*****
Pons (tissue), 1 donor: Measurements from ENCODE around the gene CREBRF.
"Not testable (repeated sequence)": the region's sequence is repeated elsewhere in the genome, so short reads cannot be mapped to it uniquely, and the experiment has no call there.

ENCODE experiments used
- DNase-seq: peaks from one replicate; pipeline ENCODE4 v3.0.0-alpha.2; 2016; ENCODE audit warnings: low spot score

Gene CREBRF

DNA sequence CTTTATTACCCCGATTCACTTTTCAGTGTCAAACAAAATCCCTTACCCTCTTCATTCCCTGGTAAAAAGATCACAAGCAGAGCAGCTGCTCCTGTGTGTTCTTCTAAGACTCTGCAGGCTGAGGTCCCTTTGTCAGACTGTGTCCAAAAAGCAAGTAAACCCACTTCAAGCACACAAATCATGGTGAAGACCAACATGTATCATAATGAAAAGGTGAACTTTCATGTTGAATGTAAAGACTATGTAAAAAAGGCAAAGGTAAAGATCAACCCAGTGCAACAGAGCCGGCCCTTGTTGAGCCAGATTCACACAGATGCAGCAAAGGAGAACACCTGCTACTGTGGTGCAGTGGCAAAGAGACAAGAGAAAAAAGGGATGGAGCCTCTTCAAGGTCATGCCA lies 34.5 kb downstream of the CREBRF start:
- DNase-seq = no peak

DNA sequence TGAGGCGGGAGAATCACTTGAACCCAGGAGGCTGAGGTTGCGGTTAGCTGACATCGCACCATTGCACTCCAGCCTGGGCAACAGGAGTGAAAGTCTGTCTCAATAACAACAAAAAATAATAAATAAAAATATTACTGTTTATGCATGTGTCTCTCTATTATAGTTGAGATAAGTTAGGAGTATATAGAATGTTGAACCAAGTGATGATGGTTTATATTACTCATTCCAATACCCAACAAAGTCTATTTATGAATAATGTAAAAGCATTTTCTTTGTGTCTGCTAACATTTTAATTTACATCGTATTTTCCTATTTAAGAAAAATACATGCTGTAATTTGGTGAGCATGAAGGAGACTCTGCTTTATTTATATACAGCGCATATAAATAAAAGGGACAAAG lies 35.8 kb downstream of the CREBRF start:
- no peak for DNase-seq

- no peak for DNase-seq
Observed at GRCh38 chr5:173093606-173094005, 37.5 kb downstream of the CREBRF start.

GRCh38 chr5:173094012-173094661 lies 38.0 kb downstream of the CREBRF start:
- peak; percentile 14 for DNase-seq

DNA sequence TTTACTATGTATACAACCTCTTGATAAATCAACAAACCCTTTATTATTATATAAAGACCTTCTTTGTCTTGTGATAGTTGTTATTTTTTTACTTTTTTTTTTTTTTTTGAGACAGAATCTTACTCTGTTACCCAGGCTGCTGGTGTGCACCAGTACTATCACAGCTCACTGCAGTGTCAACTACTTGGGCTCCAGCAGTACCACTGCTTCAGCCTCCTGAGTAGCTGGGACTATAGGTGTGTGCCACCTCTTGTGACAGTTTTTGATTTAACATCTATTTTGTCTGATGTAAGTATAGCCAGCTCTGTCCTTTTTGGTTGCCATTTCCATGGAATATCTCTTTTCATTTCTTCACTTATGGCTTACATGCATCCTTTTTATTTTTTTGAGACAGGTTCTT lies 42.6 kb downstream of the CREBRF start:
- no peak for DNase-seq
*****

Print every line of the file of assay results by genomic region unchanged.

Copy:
Pons (tissue), 1 donor: Measurements from ENCODE around the gene CREBRF.
"Not testable (repeated sequence)": the region's sequence is repeated elsewhere in the genome, so short reads cannot be mapped to it uniquely, and the experiment has no call there.

ENCODE experiments used
- DNase-seq: peaks from one replicate; pipeline ENCODE4 v3.0.0-alpha.2; 2016; ENCODE audit warnings: low spot score

Gene CREBRF

DNA sequence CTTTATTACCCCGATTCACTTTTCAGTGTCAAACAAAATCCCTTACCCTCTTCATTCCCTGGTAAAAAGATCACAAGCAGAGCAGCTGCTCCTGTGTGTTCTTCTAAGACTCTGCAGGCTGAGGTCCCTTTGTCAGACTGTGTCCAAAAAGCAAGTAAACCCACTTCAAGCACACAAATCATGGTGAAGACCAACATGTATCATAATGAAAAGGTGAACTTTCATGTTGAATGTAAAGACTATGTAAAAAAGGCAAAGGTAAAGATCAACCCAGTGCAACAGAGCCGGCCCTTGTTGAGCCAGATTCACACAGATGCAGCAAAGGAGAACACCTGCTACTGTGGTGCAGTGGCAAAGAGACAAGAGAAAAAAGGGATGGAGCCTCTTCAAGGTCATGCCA lies 34.5 kb downstream of the CREBRF start:
- DNase-seq = no peak

DNA sequence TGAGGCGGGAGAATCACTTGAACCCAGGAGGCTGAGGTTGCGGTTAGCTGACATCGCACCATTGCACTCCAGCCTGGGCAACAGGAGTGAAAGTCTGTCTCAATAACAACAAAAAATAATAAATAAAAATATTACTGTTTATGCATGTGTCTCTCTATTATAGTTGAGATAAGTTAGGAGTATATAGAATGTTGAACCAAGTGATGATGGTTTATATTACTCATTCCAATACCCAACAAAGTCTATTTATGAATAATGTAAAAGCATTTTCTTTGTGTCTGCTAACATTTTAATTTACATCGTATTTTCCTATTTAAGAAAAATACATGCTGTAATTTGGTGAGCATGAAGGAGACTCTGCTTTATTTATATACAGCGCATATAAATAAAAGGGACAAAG lies 35.8 kb downstream of the CREBRF start:
- no peak for DNase-seq

- no peak for DNase-seq
Observed at GRCh38 chr5:173093606-173094005, 37.5 kb downstream of the CREBRF start.

GRCh38 chr5:173094012-173094661 lies 38.0 kb downstream of the CREBRF start:
- peak; percentile 14 for DNase-seq

DNA sequence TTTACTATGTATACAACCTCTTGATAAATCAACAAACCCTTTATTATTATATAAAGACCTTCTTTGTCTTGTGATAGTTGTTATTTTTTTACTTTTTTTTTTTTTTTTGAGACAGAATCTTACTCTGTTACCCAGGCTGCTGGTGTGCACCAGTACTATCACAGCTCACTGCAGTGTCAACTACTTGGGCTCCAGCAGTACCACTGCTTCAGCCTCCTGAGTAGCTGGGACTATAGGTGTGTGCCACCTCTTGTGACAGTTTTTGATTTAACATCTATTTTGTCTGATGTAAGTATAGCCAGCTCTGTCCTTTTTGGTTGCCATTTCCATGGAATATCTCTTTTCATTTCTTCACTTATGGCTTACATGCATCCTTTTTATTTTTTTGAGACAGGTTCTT lies 42.6 kb downstream of the CREBRF start:
- no peak for DNase-seq